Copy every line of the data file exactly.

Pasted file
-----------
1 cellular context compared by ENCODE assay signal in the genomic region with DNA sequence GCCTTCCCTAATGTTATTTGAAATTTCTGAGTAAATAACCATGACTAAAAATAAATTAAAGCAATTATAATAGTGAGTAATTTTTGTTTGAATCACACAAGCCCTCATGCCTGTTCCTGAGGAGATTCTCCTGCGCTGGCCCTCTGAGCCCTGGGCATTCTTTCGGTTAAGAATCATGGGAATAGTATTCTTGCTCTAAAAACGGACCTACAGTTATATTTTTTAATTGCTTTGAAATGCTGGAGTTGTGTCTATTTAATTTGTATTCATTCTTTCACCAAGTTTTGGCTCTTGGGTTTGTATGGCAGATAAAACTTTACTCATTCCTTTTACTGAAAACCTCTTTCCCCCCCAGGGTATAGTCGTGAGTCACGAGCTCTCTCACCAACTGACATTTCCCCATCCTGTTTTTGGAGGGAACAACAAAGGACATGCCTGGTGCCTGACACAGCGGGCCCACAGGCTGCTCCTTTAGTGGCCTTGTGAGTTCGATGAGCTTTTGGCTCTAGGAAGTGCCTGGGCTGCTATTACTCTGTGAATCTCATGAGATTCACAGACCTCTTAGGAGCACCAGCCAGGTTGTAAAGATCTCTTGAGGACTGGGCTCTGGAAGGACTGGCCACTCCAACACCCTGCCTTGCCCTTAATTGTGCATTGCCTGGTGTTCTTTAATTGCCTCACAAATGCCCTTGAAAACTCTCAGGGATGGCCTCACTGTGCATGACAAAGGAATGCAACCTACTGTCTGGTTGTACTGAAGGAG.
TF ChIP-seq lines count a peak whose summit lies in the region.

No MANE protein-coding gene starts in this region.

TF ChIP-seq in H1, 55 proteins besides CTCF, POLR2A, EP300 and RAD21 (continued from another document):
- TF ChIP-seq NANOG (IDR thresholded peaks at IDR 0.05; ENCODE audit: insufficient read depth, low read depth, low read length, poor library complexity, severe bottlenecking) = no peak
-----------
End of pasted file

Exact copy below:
1 cellular context compared by ENCODE assay signal in the genomic region with DNA sequence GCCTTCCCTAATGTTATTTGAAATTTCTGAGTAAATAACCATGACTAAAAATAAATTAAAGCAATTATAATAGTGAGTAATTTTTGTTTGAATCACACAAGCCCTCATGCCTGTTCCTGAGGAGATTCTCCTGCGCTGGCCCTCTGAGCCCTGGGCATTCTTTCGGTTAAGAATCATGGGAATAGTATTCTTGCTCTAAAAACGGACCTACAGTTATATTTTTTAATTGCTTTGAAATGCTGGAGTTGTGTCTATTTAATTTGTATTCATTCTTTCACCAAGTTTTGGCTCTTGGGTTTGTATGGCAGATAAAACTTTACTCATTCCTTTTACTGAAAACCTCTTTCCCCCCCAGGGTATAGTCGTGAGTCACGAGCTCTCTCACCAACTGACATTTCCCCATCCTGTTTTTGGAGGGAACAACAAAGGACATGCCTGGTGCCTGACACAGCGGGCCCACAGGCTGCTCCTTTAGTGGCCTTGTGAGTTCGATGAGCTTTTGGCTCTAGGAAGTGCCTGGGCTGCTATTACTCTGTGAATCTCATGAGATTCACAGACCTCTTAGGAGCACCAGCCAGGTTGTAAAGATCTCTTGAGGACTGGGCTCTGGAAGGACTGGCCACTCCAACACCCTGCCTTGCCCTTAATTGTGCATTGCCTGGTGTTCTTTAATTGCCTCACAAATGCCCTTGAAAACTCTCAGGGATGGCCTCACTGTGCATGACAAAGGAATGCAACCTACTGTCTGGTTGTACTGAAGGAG.
TF ChIP-seq lines count a peak whose summit lies in the region.

No MANE protein-coding gene starts in this region.

TF ChIP-seq in H1, 55 proteins besides CTCF, POLR2A, EP300 and RAD21 (continued from another document):
- TF ChIP-seq NANOG (IDR thresholded peaks at IDR 0.05; ENCODE audit: insufficient read depth, low read depth, low read length, poor library complexity, severe bottlenecking) = no peak